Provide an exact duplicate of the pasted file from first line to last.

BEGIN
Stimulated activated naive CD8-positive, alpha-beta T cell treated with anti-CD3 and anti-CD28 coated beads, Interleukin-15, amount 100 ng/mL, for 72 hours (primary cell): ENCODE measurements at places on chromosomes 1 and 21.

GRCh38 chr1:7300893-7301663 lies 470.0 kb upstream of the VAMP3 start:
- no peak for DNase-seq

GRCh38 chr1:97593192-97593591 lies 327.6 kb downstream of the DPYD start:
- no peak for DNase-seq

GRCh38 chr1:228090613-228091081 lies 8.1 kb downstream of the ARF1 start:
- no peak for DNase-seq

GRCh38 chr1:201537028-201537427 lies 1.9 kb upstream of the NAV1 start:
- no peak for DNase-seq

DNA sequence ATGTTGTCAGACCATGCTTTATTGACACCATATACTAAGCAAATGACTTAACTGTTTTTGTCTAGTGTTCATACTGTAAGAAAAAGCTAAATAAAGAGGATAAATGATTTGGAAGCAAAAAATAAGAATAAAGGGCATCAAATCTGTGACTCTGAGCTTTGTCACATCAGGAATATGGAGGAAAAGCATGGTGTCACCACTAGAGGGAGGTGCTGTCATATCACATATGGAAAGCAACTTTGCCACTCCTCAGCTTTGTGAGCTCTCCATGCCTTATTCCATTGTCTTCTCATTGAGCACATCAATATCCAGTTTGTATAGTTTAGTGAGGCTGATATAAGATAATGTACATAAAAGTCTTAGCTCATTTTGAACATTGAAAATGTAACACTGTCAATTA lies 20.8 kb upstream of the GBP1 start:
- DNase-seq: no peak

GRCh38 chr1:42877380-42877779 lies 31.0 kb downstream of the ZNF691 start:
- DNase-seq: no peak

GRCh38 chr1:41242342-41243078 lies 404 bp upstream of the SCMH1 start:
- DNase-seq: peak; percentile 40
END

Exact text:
Stimulated activated naive CD8-positive, alpha-beta T cell treated with anti-CD3 and anti-CD28 coated beads, Interleukin-15, amount 100 ng/mL, for 72 hours (primary cell): ENCODE measurements at places on chromosomes 1 and 21.

GRCh38 chr1:7300893-7301663 lies 470.0 kb upstream of the VAMP3 start:
- no peak for DNase-seq

GRCh38 chr1:97593192-97593591 lies 327.6 kb downstream of the DPYD start:
- no peak for DNase-seq

GRCh38 chr1:228090613-228091081 lies 8.1 kb downstream of the ARF1 start:
- no peak for DNase-seq

GRCh38 chr1:201537028-201537427 lies 1.9 kb upstream of the NAV1 start:
- no peak for DNase-seq

DNA sequence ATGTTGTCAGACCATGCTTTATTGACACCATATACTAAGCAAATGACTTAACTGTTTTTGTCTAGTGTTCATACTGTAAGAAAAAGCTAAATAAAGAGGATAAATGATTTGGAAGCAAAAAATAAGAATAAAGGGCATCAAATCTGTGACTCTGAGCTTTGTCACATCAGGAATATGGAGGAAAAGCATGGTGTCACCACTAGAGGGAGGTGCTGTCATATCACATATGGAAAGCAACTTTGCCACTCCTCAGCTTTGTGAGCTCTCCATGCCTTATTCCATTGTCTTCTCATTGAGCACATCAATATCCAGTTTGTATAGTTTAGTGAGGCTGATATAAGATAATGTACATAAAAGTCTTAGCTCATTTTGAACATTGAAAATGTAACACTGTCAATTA lies 20.8 kb upstream of the GBP1 start:
- DNase-seq: no peak

GRCh38 chr1:42877380-42877779 lies 31.0 kb downstream of the ZNF691 start:
- DNase-seq: no peak

GRCh38 chr1:41242342-41243078 lies 404 bp upstream of the SCMH1 start:
- DNase-seq: peak; percentile 40